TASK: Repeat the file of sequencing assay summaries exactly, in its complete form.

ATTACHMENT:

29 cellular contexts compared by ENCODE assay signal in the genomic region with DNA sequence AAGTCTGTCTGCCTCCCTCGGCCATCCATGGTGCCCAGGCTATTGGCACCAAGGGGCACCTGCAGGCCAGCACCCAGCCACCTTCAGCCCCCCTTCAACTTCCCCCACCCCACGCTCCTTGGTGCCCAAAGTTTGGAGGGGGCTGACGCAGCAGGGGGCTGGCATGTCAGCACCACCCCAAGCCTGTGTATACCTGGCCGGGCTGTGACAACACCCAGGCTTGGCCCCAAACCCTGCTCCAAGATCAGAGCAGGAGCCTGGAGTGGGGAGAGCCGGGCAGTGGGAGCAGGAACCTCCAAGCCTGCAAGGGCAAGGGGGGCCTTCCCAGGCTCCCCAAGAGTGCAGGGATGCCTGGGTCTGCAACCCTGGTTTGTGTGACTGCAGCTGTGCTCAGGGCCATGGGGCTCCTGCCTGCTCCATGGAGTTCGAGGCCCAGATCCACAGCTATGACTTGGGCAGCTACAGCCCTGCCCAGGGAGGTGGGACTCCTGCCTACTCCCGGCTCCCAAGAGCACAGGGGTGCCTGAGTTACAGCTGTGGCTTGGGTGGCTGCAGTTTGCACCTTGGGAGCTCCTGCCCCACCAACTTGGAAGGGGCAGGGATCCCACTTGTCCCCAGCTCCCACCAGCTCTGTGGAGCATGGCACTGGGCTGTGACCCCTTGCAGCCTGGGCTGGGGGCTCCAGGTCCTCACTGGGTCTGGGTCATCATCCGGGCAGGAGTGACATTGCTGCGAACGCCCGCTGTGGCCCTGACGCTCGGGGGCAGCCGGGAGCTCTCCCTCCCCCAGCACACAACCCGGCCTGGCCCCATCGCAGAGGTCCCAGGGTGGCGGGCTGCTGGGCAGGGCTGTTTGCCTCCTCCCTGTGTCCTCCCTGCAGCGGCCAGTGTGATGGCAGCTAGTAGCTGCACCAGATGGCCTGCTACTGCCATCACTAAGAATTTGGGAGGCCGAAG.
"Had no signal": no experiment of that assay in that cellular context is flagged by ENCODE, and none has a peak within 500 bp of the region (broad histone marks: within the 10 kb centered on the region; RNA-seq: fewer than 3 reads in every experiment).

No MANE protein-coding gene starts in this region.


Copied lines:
29 cellular contexts compared by ENCODE assay signal in the genomic region with DNA sequence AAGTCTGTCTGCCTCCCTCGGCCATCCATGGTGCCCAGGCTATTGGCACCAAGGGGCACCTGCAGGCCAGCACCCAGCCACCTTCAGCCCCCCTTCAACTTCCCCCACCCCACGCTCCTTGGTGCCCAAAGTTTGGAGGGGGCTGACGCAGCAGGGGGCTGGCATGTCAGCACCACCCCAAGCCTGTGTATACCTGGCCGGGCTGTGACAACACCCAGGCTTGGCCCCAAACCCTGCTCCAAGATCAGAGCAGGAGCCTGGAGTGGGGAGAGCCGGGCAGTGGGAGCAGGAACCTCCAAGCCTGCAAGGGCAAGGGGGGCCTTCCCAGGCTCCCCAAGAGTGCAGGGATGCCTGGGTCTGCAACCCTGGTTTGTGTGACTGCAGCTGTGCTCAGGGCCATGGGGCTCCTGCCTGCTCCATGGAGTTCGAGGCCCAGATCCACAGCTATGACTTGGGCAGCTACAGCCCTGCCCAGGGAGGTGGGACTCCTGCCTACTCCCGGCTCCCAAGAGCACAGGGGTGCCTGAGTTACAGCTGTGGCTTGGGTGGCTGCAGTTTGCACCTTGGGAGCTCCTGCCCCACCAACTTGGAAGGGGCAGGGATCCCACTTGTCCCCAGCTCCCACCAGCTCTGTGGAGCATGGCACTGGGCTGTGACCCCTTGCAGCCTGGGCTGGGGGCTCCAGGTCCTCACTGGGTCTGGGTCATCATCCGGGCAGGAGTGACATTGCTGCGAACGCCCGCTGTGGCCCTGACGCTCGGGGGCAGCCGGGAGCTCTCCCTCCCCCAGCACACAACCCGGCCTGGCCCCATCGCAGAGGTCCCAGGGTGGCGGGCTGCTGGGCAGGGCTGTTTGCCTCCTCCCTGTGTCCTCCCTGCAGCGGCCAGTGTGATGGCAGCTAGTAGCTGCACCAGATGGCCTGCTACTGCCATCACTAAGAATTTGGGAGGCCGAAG.
"Had no signal": no experiment of that assay in that cellular context is flagged by ENCODE, and none has a peak within 500 bp of the region (broad histone marks: within the 10 kb centered on the region; RNA-seq: fewer than 3 reads in every experiment).

No MANE protein-coding gene starts in this region.